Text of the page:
Faced with a complex and important decision, executives spend too little time exploring and extending the options, write Albrecht Enders, Andreas König and Jean-Louis Barsoux for MIT Sloan Management Review.
Leaders often settle on just a couple of alternatives, taking into account only the criteria that seem important from their own viewpoint, and jump straight into listing the pros and cons of those.
Taking this approach is fine for issues of relatively low importance and for decisions which can be adjusted or reversed later. But for complex and strategically significant decisions, you need to expand your decision frame to arrive at the optimum solution.
CONSIDER THE TRADEOFFS
In a classic decision frame or matrix, your perceived options for action are placed along one axis, while criteria – your objectives and wishes – are lined up along the other. This helps you visualise the situation and consider the tradeoffs involved in choosing one option over another.
The authors tested more than 250 senior international executives from a variety of countries, asking them to assess the pros and cons of a hypothetical job offer they had received. The executives under-investigated potential options and relevant criteria, and also had difficulty in systematically articulating the tradeoffs between those options.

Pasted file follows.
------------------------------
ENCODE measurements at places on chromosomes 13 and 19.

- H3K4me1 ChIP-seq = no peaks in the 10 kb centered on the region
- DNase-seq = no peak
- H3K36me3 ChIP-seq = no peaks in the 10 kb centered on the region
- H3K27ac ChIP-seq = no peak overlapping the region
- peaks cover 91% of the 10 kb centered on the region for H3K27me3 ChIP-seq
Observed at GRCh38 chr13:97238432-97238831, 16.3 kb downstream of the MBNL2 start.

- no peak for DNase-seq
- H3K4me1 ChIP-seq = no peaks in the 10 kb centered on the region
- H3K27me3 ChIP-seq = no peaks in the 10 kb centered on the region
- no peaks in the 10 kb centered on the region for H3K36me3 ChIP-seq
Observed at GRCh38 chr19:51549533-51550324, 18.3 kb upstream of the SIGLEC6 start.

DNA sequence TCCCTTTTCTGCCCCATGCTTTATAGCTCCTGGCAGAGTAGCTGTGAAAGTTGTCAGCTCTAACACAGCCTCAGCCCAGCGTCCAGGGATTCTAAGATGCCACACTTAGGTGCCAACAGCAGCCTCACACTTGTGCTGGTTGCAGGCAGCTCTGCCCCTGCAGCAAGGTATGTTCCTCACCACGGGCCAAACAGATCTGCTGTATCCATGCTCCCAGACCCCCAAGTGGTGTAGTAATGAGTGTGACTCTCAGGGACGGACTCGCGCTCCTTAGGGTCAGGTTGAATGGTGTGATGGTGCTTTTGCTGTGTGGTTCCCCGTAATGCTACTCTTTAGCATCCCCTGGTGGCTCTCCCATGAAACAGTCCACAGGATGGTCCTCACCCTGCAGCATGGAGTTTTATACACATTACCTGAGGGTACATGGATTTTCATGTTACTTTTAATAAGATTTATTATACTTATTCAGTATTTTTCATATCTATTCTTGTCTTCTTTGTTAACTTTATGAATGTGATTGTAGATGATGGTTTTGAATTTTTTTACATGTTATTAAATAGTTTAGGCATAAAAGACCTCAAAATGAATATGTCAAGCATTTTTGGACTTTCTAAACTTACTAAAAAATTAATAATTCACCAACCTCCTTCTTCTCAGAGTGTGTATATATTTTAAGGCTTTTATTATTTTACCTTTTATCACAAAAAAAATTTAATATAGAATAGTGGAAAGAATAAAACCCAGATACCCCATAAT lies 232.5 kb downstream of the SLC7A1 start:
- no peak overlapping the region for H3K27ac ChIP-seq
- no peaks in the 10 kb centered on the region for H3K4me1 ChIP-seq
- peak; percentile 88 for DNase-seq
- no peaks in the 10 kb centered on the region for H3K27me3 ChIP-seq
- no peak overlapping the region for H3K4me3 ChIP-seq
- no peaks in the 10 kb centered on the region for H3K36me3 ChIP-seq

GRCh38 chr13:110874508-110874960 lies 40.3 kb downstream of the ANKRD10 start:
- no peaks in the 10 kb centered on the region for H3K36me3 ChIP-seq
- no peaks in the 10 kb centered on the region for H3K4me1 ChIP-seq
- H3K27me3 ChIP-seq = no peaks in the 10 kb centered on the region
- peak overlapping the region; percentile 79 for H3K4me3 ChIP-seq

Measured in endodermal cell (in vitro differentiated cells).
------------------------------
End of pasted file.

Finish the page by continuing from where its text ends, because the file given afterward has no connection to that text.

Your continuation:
ENLARGE YOUR DECISION FRAME
Many executives already use a decision matrix to assess given options in relation to agreed criteria. But systematically expanding your decision frame can lead you to better solutions.
The matrix then becomes a process tool in which the initial options and criteria are just a starting point and others are added through further exploration beyond the obvious. This expansion of the initial grid is, in a very real sense, a way to think outside the box.
A decision matrix helps you to:
1) Frame decisions. A matrix is useful in clarifying and recording your thoughts, as well as encouraging out-of-the-box thinking. The aim is to assemble the full scope of options and criteria, and to prioritise the latter.
2) Make choices. Using a matrix helps you to engage your team in the decision process, to identify potential gaps and flaws in your thinking, and to keep conversations focused on the most important trade-offs.
3) Communicate decisions. When it comes to explaining your choice of action to stakeholders, the matrix is a great tool for generating buy-in. How you use it in that context can be adjusted according to the audience and the type of decision.
Sticking to only the most obvious options can make us blind to more effective solutions.
When a global business rejected its Australian manager’s request to invest $20m in a new venture, she considered resigning. She had narrowed the scope of the decision to a choice between investing and not investing.
Her team, however, suggested exploring other routes, including partnering with another organisation. Adding just this one extra option to her decision frame was enough to expand the discussion.
The manager thought of another option – a management buyout of the Australian operation. The proposal was accepted and proved to be so successful that the company bought it back a few years later and promoted its managers to a higher regional role.
Executives often focus on criteria directly relevant to themselves while ignoring or underestimating those of importance to other stakeholders.